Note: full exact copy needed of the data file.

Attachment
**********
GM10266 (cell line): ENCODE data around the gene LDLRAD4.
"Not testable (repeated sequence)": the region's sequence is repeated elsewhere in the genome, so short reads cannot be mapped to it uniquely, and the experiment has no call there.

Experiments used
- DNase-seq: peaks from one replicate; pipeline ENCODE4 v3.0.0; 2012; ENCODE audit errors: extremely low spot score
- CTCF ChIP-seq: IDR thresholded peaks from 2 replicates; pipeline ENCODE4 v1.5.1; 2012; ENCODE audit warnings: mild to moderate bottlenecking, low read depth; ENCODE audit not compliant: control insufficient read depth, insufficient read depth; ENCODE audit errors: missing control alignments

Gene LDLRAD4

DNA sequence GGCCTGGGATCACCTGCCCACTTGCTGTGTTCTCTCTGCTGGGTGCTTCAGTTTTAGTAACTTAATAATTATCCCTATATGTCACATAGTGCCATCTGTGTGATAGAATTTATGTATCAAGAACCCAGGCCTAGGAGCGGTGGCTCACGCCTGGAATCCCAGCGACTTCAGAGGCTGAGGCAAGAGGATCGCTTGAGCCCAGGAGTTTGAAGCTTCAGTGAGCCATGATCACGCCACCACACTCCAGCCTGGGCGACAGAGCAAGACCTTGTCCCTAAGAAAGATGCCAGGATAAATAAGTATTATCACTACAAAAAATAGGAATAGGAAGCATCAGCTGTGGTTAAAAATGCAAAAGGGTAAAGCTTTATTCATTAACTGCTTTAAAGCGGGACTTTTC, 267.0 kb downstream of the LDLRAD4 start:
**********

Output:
GM10266 (cell line): ENCODE data around the gene LDLRAD4.
"Not testable (repeated sequence)": the region's sequence is repeated elsewhere in the genome, so short reads cannot be mapped to it uniquely, and the experiment has no call there.

Experiments used
- DNase-seq: peaks from one replicate; pipeline ENCODE4 v3.0.0; 2012; ENCODE audit errors: extremely low spot score
- CTCF ChIP-seq: IDR thresholded peaks from 2 replicates; pipeline ENCODE4 v1.5.1; 2012; ENCODE audit warnings: mild to moderate bottlenecking, low read depth; ENCODE audit not compliant: control insufficient read depth, insufficient read depth; ENCODE audit errors: missing control alignments

Gene LDLRAD4

DNA sequence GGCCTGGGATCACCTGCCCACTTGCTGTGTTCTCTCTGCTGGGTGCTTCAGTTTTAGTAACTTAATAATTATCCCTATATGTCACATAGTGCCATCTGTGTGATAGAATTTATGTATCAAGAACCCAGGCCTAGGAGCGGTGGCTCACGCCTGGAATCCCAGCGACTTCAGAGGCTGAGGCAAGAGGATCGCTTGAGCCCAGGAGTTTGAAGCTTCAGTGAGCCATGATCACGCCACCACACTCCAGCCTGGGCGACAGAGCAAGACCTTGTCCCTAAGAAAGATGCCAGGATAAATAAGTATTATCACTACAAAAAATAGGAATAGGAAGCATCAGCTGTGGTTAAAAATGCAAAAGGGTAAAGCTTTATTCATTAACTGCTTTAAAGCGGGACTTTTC, 267.0 kb downstream of the LDLRAD4 start: